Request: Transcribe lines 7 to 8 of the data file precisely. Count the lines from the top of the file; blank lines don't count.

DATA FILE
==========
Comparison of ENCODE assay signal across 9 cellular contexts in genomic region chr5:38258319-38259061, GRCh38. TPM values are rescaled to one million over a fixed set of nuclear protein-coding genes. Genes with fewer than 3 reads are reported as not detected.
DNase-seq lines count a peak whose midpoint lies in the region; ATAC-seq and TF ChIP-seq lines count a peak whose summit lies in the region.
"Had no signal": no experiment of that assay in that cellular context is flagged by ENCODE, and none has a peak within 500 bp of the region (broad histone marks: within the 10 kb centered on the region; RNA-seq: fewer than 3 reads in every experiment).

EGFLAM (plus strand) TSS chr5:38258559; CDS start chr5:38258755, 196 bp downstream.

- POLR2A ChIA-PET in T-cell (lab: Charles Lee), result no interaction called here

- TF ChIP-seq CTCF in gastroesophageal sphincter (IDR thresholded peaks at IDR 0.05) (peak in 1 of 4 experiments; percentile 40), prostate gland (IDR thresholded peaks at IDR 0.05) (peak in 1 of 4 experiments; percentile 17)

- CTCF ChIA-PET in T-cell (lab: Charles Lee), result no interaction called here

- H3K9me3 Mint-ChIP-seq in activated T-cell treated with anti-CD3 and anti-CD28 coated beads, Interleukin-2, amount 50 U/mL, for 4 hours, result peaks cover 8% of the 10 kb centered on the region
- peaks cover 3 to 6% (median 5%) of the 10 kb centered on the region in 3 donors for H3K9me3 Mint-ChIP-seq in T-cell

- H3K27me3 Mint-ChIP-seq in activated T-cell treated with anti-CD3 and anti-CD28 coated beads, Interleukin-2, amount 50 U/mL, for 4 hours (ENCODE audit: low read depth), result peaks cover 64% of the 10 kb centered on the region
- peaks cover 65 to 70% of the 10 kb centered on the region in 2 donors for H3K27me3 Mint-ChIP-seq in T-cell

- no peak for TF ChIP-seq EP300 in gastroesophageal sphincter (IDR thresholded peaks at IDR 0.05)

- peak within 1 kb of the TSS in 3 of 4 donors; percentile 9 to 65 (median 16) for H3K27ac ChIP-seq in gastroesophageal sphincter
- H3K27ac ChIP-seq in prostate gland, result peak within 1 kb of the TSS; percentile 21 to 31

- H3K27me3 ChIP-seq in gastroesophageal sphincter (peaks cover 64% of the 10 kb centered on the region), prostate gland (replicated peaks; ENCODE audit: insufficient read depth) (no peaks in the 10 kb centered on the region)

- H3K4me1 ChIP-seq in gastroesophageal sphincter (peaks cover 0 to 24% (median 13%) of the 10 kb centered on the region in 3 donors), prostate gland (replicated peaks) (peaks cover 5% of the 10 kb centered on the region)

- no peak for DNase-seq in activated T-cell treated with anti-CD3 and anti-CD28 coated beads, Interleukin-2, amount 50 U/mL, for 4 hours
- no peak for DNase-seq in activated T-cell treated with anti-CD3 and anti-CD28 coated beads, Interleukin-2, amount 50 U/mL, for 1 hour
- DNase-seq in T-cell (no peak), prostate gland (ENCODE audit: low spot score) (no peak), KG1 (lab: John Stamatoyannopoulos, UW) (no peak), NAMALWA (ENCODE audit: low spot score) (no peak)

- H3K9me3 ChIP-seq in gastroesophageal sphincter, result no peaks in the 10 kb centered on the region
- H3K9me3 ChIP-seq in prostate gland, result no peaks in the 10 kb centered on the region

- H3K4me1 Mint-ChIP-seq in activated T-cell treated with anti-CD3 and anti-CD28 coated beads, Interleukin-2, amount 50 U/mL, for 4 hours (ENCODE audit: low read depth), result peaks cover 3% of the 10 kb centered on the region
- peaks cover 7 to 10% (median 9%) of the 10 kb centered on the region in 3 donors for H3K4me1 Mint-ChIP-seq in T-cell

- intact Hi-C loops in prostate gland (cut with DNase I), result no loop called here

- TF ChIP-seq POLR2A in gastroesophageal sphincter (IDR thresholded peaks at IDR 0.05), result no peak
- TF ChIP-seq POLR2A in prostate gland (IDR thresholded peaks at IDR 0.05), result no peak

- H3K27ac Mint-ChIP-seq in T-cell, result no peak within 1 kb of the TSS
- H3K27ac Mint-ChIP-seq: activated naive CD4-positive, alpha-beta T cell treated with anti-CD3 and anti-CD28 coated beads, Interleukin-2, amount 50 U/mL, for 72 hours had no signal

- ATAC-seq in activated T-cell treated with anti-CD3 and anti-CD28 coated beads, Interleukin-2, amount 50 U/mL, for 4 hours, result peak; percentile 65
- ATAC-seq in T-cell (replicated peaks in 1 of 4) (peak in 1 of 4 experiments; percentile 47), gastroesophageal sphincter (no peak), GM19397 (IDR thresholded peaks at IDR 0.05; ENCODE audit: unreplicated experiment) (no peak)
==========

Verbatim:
- CTCF ChIA-PET in T-cell (lab: Charles Lee), result no interaction called here

- H3K9me3 Mint-ChIP-seq in activated T-cell treated with anti-CD3 and anti-CD28 coated beads, Interleukin-2, amount 50 U/mL, for 4 hours, result peaks cover 8% of the 10 kb centered on the region